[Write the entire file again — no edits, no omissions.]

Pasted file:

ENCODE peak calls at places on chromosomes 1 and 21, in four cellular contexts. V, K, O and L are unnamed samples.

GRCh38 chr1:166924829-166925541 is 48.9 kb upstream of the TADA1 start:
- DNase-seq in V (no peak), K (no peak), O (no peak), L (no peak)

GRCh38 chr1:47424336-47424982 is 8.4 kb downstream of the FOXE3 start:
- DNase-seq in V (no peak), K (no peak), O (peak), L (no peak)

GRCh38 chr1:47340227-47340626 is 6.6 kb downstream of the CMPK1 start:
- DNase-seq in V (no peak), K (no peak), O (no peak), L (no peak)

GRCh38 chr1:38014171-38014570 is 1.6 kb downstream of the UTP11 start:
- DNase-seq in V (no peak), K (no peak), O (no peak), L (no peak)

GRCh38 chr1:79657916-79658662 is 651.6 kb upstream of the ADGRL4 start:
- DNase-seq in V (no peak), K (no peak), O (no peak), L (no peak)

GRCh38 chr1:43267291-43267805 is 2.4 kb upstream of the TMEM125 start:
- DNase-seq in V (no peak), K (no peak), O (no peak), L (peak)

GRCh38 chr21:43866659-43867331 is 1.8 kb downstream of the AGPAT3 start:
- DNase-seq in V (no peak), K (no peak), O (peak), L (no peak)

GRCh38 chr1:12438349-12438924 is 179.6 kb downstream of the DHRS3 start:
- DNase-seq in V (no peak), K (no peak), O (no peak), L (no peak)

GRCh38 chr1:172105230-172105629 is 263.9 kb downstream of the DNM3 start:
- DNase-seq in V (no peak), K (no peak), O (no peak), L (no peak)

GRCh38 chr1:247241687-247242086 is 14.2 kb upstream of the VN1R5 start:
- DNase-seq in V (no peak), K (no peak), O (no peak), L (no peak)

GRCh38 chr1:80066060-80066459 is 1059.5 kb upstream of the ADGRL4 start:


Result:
ENCODE peak calls at places on chromosomes 1 and 21, in four cellular contexts. V, K, O and L are unnamed samples.

GRCh38 chr1:166924829-166925541 is 48.9 kb upstream of the TADA1 start:
- DNase-seq in V (no peak), K (no peak), O (no peak), L (no peak)

GRCh38 chr1:47424336-47424982 is 8.4 kb downstream of the FOXE3 start:
- DNase-seq in V (no peak), K (no peak), O (peak), L (no peak)

GRCh38 chr1:47340227-47340626 is 6.6 kb downstream of the CMPK1 start:
- DNase-seq in V (no peak), K (no peak), O (no peak), L (no peak)

GRCh38 chr1:38014171-38014570 is 1.6 kb downstream of the UTP11 start:
- DNase-seq in V (no peak), K (no peak), O (no peak), L (no peak)

GRCh38 chr1:79657916-79658662 is 651.6 kb upstream of the ADGRL4 start:
- DNase-seq in V (no peak), K (no peak), O (no peak), L (no peak)

GRCh38 chr1:43267291-43267805 is 2.4 kb upstream of the TMEM125 start:
- DNase-seq in V (no peak), K (no peak), O (no peak), L (peak)

GRCh38 chr21:43866659-43867331 is 1.8 kb downstream of the AGPAT3 start:
- DNase-seq in V (no peak), K (no peak), O (peak), L (no peak)

GRCh38 chr1:12438349-12438924 is 179.6 kb downstream of the DHRS3 start:
- DNase-seq in V (no peak), K (no peak), O (no peak), L (no peak)

GRCh38 chr1:172105230-172105629 is 263.9 kb downstream of the DNM3 start:
- DNase-seq in V (no peak), K (no peak), O (no peak), L (no peak)

GRCh38 chr1:247241687-247242086 is 14.2 kb upstream of the VN1R5 start:
- DNase-seq in V (no peak), K (no peak), O (no peak), L (no peak)

GRCh38 chr1:80066060-80066459 is 1059.5 kb upstream of the ADGRL4 start: